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Ohio city’s point of sale ordinance found to be unconstitutional

 

By Peg Ritenour, Ohio REALTORS Vice President of Legal Services/Administration

In a decision issued late last week, the federal district court for the southern district of Ohio ruled that the point of sale ordinance of the City of Oakwood is unconstitutional. Moreover, the court certified the case as a class action, paving the way for the refund of fees to hundreds of sellers who sold property in this Dayton suburb over a six-year period.

The suit was brought by property owner Jason Thompson and the 1851 Center for Constitutional Law, a non-profit entity. At issue in the case was whether the City’s ordinance violated the Fourth Amendment, because it subjects homeowners to a warrantless inspection of their property. (A similar challenge is also pending in the federal court for the northern district of Ohio involving the point of sale inspection of the City of Bedford, a Cleveland suburb. That case has also been certified as a class action.)

Under the Oakwood ordinance, it was unlawful for a property owner to transfer title or any equitable ownership of the property or change tenants without having an inspection conducted by the city. Upon completion of the inspection the city issued a “certificate of occupancy.” Without such a certificate the new owner or tenant could not legally occupy or use the property. The fee for the inspection was $60 and any owner who failed to comply with the inspection requirement or who occupied the premises without the certificate of occupancy was guilty of a minor misdemeanor.

In its lawsuit the plaintiffs sought a declaratory judgment that the ordinance was unconstitutional, an injunction against the city from enforcing the ordinance and restitution of the $60 inspection fee. Shortly after the suit was filed, Oakwood agreed to a preliminary injunction that suspended its enforcement of certain provisions of the ordinance. Two months later, Oakwood passed an emergency order repealing the ordinance and replacing it with one that provides for an administrative warrant procedure. The plaintiffs in this lawsuit did not challenge the amended ordinance.

In reaching its decision that the prior ordinance violated the Fourth amendment, the court relied on a 1967 U.S. Supreme Court case as well as a recent federal court case that struck down a Portsmouth, Ohio ordinance as unconstitutional. The Portsmouth ordinance also made it a misdemeanor for a property owner to refuse to allow the city to conduct an inspection of his rental property. Relying on these prior decisions, the court in this case held that a municipality violates the Fourth Amendment when it requires a property owner to consent to a warrantless inspection of their property or face criminal penalty. The court then granted the plaintiff’s claim for unjust enrichment and restitution, finding that it would be unequitable for Oakwood to retain the $60 fee that was collected pursuant to an “unconstitutional and coercive ordinance.”

Finally, the court considered the plaintiff’s motion to have this case certified as a class action. In granting this motion, the court found that there are sufficient members of the class who share common issues of law and that requiring each potential plaintiff to file individual legal action would be cost prohibitive given the dollar amount of each claim.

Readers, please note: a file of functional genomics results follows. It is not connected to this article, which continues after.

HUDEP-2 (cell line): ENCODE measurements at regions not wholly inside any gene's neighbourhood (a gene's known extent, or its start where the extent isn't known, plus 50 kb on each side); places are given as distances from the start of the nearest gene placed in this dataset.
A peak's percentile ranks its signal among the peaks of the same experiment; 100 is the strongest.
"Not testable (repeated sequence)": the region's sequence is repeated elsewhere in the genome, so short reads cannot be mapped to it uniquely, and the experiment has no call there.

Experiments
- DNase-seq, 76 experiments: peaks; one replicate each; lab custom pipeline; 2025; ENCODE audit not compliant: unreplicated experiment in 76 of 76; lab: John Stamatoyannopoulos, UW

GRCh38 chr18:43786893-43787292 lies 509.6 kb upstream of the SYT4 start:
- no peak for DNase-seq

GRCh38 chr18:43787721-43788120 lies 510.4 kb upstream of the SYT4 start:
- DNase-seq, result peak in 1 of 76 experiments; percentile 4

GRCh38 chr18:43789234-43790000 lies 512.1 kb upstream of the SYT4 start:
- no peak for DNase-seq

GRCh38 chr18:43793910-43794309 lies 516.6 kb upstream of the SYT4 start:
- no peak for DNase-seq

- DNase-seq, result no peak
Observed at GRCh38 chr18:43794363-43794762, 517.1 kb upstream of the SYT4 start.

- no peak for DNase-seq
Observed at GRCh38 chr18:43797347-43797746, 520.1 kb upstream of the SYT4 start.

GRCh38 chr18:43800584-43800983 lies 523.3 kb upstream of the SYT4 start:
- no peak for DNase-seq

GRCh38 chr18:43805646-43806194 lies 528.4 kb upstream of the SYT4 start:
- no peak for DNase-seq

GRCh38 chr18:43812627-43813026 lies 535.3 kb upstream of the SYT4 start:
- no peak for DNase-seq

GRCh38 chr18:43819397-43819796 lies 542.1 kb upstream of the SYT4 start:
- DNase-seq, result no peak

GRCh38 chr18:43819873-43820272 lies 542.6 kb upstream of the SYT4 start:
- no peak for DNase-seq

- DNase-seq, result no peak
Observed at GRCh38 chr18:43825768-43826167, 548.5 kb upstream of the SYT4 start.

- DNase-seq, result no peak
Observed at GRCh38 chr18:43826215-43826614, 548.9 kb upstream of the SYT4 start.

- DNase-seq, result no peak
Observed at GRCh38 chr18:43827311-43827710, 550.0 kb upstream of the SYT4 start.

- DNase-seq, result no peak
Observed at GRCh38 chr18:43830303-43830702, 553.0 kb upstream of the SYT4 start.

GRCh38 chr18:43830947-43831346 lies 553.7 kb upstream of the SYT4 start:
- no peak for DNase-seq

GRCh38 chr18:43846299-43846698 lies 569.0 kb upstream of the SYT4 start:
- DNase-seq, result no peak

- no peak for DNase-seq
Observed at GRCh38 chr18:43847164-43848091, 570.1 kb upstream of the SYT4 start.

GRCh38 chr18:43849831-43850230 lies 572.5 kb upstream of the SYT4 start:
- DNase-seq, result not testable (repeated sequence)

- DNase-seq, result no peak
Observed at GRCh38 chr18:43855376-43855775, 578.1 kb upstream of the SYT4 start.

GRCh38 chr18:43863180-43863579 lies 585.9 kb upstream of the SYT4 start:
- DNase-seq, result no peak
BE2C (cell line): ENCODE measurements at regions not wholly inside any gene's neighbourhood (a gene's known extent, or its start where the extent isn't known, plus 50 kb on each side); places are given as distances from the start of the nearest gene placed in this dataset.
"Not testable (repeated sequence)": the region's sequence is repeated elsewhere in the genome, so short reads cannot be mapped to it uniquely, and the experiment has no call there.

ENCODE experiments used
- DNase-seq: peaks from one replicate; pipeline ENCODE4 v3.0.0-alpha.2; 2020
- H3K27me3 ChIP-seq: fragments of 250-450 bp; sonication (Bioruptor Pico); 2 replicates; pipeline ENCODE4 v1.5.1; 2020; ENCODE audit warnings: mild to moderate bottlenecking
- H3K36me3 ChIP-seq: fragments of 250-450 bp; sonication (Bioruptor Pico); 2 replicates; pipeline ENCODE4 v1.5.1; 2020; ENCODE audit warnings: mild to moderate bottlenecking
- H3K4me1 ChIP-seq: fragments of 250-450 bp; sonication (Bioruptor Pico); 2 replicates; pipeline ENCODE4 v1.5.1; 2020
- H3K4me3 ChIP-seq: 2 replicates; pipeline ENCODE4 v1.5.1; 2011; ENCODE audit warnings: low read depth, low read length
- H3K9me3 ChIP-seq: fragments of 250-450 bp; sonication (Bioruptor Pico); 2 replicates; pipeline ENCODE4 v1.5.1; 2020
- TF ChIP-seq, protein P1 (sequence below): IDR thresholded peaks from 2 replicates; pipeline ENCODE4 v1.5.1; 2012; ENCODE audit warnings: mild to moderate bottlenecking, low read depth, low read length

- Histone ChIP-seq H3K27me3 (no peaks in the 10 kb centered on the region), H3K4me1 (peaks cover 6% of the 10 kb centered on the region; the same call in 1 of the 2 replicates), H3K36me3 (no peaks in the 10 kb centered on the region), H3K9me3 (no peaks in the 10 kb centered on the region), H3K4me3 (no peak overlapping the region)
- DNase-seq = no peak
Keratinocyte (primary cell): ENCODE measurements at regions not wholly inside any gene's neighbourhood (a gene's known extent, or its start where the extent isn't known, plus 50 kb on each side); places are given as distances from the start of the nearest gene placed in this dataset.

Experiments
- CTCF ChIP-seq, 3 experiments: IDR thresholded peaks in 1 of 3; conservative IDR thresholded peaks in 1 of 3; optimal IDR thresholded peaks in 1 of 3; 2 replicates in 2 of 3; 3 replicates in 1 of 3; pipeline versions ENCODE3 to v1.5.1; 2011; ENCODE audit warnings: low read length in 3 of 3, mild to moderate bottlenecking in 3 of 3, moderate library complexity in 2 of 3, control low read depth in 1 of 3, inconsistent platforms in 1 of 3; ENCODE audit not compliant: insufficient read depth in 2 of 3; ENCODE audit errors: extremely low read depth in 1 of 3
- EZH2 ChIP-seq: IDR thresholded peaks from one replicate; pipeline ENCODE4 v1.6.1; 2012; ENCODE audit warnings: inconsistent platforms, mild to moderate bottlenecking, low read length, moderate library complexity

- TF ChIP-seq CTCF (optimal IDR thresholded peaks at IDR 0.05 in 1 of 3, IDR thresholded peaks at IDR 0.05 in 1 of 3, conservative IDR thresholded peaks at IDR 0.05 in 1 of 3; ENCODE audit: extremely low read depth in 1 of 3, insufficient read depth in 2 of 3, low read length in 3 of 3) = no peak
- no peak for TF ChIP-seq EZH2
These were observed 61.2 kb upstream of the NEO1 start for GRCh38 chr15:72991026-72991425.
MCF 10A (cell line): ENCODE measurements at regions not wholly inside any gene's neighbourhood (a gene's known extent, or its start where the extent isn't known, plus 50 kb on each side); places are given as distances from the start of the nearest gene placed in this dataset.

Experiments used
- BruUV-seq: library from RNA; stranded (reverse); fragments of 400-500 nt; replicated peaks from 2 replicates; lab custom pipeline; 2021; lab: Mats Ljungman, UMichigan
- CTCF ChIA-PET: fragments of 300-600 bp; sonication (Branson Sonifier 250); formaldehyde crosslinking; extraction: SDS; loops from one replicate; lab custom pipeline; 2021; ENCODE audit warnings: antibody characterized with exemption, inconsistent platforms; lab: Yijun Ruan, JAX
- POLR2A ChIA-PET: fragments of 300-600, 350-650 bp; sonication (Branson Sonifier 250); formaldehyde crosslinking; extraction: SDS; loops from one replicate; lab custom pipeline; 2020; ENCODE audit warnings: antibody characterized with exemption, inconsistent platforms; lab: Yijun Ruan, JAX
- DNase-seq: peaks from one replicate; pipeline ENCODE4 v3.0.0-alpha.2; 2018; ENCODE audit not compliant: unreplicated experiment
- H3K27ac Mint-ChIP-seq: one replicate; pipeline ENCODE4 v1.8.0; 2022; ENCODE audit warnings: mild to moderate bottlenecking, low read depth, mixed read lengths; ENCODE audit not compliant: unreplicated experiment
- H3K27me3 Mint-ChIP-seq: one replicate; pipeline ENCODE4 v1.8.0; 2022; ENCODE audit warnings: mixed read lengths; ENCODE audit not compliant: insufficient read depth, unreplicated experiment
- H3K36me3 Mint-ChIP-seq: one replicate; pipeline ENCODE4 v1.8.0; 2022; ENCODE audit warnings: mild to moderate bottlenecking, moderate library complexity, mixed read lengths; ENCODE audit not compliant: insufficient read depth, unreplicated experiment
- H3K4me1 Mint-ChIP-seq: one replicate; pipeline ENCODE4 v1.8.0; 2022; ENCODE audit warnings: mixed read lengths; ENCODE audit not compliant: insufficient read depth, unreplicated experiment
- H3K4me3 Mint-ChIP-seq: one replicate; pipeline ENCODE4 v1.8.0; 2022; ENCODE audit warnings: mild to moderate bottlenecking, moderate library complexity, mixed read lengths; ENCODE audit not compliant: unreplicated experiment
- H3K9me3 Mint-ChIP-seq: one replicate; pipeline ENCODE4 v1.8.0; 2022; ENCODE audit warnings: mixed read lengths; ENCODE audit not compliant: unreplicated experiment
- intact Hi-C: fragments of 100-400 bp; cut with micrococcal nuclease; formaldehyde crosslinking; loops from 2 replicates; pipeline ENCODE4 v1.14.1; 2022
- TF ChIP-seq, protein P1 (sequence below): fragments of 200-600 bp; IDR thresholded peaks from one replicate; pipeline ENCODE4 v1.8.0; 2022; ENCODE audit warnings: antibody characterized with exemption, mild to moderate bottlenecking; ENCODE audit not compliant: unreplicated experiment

After reaching the decision to certify this case as a class action, it was also necessary for the court to define the members of the class. Under federal law, class action claims are subject to a two year statute of limitations. However because the court granted summary judgment to the plaintiffs on the unjust enrichment claim the court applied the statute of limitations for that claim, which is six years. Therefore the court certified the class to include all individuals and businesses that have sold houses within the City of Oakwood since May 25, 2010 and who paid the pre-sale inspection fee.

So what does this decision mean for those communities that have pre-sale or point of sale or rental inspection ordinances? Are such ordinances all unconstitutional? The answer to that question is “not necessarily.” Whether an ordinance would be subject to a successful constitutional challenge depends upon the specific provisions of each ordinance. This ordinance, like the Portsmouth ordinance, was struck down for two reasons: (1) there were criminal sanctions for persons who failed to allow the inspections; and (2) the ordinance did not provide for an administrative warrant that assured that there was a judicial determination that probable cause existed to issue the warrant. Like Oakwood, many municipalities have amended their ordinances in recent years to provide for such a warrant process to avoid a constitutional challenge.

At this point it is not known if Oakwood will appeal the court’s ruling. Also, it should be pointed out that this decision is not binding on other jurisdictions outside the Southern District of Ohio (although in my opinion this constitutes a strong precedent that is very likely to be followed by other courts).

We will keep you posted on the future developments in this case, as well as the litigation pending against the City of Bedford.

 

Legal articles provided in the OAR Daily Buzz are intended to provide broad, general information about the law and is not intended to be legal advice. Before applying this information to a specific legal problem, readers are urged to seek advice from an attorney. 

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